Other Hindus seem to gravitate toward the opposite end of the spectrum; not only do they celebrate Halloween, but they see the holiday as an opportunity to influence the landscape by bringing their Hindu culture front and center. Some parents dress up their little one in his or her finest Indian party clothes, perhaps with the addition of a makeshift turban or tiara, to transform the child into an "Indian prince" or "Indian princess." Others take it one step further, and have their child dress up as a Hindu god or goddess. While on one level I do appreciate the intention, something about this doesn't sit well with me. Is it a celebration of Hinduism's rich imagery, or a mockery of faith? Does it provide a teaching moment, or just fuel stereotype and marginalization? On the one hand, there is precedent for dressing up as deities in Hinduism; on the other, does it make a difference when the costume is taken out of the context of a Hindu holiday (or a temple-sponsored drama or pageant), and mapped on to the American Halloween mainstream? Does it denigrate Hinduism to have a portrayal of Lord Shiva soliciting candy door-to-door alongside Spiderman or Harry Potter? Are we putting divinity in the same character as fictional superheroes or, worse yet, freaks and creatures that only get to come out into the light of day once a year? And what if Hindu costumes became popular enough to attract the attention of non-Hindus? Would that change anything? Is it acceptable to wear a costume depicting the goddess Kali because you think her look is "gruesome" and "cool" even if you don't believe in her?
Behind the compromises and negotiation of clashing cultures, there lie important questions about assimilation, accommodation, and appropriation; minority communities growing and evolving in a multi-faith world; the interplay of power, normativity, hegemony, and identity. I don't purport to have all the answers, but I do think it is vitally important that we not shy away from these difficult conversations.
This year, at least, my family and I are surviving the battle relatively unscathed. We've tried to be intentional about eschewing the more tamasic aspects of Halloween -- the fascinating with the macabre, brutal, or lascivious -- while embracing more light-hearted ways the holidays connects us to the broader community. We will come home from an exhausting evening of trick-or-treating and then patiently read ingredients on candy labels, keeping in integrity with dietary choices that are part of our Hindu practice. If my parents fought the current and pushed upstream, we are cautiously swimming alongside it.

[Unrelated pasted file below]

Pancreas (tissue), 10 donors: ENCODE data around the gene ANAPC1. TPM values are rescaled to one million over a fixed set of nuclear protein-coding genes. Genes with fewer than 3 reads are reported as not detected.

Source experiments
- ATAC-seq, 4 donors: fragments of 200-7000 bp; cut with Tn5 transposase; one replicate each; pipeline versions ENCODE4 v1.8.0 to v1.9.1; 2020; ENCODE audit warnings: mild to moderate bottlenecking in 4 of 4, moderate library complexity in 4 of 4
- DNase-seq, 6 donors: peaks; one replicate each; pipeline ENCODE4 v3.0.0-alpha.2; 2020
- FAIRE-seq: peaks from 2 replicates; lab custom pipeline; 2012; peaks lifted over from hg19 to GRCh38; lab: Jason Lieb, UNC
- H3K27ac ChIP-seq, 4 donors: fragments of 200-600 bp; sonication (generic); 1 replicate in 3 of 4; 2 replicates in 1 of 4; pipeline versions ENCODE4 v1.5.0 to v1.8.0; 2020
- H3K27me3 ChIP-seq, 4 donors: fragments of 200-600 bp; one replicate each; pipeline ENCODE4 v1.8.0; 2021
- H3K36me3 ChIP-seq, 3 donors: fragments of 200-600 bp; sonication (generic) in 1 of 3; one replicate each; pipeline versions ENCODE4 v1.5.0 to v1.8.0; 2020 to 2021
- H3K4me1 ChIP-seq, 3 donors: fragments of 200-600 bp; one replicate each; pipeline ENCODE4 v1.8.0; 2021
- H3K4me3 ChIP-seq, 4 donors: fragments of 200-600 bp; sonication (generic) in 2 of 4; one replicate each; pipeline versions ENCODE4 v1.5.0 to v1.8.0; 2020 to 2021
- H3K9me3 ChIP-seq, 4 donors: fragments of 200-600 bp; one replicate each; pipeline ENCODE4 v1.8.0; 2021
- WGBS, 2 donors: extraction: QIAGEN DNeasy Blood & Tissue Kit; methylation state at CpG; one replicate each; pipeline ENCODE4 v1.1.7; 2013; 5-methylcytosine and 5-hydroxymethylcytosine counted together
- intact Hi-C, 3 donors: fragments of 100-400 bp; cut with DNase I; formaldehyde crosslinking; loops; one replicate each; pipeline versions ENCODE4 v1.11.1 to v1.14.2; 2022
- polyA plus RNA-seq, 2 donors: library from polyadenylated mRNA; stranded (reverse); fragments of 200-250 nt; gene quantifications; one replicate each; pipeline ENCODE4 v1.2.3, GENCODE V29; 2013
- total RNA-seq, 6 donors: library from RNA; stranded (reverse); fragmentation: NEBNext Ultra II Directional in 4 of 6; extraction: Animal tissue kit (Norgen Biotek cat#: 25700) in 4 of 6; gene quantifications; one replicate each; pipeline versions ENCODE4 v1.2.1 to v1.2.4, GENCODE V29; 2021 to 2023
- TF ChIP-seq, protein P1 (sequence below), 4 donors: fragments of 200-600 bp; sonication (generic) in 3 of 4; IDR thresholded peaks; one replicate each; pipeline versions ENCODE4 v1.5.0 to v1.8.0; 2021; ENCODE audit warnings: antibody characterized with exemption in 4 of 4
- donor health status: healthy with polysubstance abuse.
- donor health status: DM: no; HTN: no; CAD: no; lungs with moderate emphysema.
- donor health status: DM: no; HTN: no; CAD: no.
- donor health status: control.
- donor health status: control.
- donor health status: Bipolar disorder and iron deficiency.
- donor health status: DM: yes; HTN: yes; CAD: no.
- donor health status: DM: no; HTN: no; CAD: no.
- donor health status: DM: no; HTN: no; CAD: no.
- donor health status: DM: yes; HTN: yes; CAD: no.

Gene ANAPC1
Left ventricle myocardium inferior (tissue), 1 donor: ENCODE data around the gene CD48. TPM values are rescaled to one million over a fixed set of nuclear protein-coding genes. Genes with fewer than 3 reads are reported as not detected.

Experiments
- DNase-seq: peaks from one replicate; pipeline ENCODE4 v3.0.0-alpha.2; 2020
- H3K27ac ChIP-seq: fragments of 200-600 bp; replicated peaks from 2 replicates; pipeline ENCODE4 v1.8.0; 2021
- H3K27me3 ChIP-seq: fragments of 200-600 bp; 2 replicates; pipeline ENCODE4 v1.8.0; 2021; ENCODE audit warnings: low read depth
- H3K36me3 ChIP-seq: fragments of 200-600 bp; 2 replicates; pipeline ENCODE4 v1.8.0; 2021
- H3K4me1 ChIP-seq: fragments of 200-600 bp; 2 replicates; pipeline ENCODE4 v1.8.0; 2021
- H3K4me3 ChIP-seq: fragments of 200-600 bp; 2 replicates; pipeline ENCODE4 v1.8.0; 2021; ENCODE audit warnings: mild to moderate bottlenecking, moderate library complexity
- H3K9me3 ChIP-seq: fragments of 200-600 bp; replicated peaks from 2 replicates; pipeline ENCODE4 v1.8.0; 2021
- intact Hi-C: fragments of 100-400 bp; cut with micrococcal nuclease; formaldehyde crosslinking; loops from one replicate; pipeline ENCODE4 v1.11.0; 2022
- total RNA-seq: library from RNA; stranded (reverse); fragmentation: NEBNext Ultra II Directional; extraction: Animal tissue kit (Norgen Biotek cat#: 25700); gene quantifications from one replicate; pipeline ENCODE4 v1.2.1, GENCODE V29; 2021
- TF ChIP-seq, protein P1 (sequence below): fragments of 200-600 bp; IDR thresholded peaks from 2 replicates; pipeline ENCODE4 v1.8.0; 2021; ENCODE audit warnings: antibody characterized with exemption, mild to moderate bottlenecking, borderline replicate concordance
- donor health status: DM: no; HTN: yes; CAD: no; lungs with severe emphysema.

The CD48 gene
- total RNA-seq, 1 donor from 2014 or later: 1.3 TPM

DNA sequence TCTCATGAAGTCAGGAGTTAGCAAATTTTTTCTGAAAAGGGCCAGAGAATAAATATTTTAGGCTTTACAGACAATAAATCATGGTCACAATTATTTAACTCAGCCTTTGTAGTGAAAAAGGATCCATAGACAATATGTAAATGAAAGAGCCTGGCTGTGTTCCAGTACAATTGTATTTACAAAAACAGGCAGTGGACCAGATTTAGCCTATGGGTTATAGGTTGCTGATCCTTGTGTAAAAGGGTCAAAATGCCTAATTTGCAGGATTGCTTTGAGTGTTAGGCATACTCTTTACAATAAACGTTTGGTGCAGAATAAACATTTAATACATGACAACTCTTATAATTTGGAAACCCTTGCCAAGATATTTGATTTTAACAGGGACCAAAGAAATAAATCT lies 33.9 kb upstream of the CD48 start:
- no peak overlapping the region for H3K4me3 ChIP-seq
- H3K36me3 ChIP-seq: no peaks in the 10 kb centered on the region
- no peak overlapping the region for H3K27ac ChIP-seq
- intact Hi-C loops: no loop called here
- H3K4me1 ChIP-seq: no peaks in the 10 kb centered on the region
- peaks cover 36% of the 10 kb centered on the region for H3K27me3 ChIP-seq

Earlier this week, my daughter's pre-school class took a day off from their week of Halloween themed crafts and projects to celebrate Diwali as a class; a guest story-teller offered a Ramayana narration and the children decorated diyas and made Diwali cards. (Full disclosure: We live in Princeton, New Jersey, a town with a sizable South Asian community.) That evening, she came home and carved a jack-o-lantern with her uncle. They decided to give him a Vaishnava tilaka -- making him the only pumpkin on our street to display not only his Hindu pride, but a particular sectarian affiliation as well. He now sits outside our front door, like a Hindu-American version of the grinning yalis carved above the entrances of traditional temples, guarding over our home and keeping the peace.
Shubh Halloween, everyone.